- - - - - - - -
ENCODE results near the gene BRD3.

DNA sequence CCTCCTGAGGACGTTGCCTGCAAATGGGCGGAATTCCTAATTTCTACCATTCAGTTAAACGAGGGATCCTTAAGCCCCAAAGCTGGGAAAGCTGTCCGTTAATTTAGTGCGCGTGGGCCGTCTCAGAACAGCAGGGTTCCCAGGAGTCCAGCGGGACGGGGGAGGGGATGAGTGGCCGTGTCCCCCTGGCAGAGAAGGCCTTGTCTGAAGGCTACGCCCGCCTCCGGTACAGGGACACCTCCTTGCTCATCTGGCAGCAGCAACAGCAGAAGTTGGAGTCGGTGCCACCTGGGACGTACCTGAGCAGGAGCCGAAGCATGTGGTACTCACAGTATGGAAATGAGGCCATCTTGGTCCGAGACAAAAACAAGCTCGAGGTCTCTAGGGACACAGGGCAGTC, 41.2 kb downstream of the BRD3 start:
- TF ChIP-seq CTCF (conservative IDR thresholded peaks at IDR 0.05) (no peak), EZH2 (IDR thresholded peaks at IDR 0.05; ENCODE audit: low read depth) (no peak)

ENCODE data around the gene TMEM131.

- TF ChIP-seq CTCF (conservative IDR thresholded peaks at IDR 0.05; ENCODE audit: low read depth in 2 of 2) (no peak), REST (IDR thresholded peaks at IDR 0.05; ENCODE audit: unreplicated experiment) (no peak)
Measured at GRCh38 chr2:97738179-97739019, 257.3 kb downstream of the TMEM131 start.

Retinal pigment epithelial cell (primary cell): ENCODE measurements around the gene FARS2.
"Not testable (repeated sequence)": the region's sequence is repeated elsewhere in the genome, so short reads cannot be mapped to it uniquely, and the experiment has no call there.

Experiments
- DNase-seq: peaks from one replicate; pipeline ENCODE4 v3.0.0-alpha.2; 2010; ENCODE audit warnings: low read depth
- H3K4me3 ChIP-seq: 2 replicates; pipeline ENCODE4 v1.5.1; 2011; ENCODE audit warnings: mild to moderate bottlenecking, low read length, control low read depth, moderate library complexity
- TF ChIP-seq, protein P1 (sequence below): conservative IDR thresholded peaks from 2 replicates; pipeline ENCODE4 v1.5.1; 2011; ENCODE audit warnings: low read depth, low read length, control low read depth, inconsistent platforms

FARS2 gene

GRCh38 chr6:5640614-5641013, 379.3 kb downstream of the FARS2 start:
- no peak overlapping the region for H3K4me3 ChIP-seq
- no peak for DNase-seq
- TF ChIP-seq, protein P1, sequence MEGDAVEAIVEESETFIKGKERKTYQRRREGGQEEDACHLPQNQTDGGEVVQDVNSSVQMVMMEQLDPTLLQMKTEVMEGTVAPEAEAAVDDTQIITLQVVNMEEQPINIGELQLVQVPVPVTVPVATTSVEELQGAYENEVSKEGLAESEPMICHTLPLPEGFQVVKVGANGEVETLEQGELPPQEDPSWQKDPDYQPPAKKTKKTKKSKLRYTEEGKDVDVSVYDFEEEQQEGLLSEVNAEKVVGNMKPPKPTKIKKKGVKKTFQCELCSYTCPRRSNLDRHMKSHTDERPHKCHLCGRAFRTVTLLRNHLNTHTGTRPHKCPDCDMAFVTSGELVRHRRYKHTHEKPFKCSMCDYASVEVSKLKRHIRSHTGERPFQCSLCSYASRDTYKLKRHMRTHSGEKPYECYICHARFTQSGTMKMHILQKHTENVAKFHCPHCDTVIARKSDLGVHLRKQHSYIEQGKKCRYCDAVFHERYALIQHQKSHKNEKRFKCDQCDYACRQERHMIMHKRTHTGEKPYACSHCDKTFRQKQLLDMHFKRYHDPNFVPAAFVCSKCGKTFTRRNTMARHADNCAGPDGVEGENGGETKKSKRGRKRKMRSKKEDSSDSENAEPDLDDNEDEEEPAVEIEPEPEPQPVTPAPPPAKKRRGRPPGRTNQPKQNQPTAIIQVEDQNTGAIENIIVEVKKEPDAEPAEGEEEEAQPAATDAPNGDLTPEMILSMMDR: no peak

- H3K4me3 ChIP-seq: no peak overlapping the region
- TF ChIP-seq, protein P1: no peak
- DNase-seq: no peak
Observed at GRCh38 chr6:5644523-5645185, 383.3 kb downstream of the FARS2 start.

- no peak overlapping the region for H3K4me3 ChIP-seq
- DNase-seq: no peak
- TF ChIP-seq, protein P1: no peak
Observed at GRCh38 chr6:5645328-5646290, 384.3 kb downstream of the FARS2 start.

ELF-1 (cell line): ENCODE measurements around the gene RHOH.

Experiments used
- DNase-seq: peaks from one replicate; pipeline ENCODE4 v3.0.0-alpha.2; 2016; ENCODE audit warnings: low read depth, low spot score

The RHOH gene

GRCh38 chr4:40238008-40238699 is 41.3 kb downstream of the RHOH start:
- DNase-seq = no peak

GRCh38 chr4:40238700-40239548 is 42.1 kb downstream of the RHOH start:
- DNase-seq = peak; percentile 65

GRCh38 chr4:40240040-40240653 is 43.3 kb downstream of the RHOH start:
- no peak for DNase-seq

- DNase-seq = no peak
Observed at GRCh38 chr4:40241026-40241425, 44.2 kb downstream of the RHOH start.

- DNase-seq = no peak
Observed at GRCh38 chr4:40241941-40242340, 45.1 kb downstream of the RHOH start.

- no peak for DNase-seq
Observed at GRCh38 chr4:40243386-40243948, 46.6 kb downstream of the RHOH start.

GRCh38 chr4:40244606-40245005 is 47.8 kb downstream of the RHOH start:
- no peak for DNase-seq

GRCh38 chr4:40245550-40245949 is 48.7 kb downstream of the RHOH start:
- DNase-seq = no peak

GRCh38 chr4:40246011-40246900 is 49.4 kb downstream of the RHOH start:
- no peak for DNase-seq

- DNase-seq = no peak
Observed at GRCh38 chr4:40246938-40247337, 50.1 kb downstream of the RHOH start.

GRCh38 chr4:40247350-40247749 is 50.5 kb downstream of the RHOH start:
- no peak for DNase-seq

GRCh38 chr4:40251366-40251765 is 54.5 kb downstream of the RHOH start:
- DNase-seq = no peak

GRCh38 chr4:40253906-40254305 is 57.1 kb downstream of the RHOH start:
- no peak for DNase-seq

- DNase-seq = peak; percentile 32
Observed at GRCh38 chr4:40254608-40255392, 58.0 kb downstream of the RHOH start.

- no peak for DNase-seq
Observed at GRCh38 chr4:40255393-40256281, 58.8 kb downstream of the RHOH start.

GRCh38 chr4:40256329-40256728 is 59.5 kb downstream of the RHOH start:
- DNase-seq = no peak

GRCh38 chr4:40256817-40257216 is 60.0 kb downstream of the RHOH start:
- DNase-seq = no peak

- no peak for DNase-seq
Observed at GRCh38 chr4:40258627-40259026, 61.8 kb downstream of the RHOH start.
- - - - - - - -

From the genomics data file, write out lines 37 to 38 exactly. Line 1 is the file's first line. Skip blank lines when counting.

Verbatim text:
Observed at GRCh38 chr4:40241026-40241425, 44.2 kb downstream of the RHOH start.

- DNase-seq = no peak